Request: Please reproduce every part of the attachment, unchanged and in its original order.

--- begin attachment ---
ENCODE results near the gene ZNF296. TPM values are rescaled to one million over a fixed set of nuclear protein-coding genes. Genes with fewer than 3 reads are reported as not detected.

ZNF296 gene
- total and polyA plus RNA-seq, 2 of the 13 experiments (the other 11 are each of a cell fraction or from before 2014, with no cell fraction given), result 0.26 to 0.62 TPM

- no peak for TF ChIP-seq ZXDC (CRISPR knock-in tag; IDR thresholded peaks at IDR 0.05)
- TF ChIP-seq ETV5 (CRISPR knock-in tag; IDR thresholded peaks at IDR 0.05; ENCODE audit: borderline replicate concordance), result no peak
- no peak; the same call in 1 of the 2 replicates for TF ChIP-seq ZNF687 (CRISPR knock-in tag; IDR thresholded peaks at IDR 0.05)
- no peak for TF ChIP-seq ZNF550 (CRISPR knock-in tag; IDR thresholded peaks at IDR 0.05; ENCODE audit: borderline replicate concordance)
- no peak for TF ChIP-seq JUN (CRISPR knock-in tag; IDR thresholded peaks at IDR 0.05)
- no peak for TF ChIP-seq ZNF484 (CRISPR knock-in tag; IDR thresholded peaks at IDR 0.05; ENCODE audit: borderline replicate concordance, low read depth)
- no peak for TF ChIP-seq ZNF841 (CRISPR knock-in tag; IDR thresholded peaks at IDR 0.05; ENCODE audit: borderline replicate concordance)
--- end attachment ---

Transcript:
ENCODE results near the gene ZNF296. TPM values are rescaled to one million over a fixed set of nuclear protein-coding genes. Genes with fewer than 3 reads are reported as not detected.

ZNF296 gene
- total and polyA plus RNA-seq, 2 of the 13 experiments (the other 11 are each of a cell fraction or from before 2014, with no cell fraction given), result 0.26 to 0.62 TPM

- no peak for TF ChIP-seq ZXDC (CRISPR knock-in tag; IDR thresholded peaks at IDR 0.05)
- TF ChIP-seq ETV5 (CRISPR knock-in tag; IDR thresholded peaks at IDR 0.05; ENCODE audit: borderline replicate concordance), result no peak
- no peak; the same call in 1 of the 2 replicates for TF ChIP-seq ZNF687 (CRISPR knock-in tag; IDR thresholded peaks at IDR 0.05)
- no peak for TF ChIP-seq ZNF550 (CRISPR knock-in tag; IDR thresholded peaks at IDR 0.05; ENCODE audit: borderline replicate concordance)
- no peak for TF ChIP-seq JUN (CRISPR knock-in tag; IDR thresholded peaks at IDR 0.05)
- no peak for TF ChIP-seq ZNF484 (CRISPR knock-in tag; IDR thresholded peaks at IDR 0.05; ENCODE audit: borderline replicate concordance, low read depth)
- no peak for TF ChIP-seq ZNF841 (CRISPR knock-in tag; IDR thresholded peaks at IDR 0.05; ENCODE audit: borderline replicate concordance)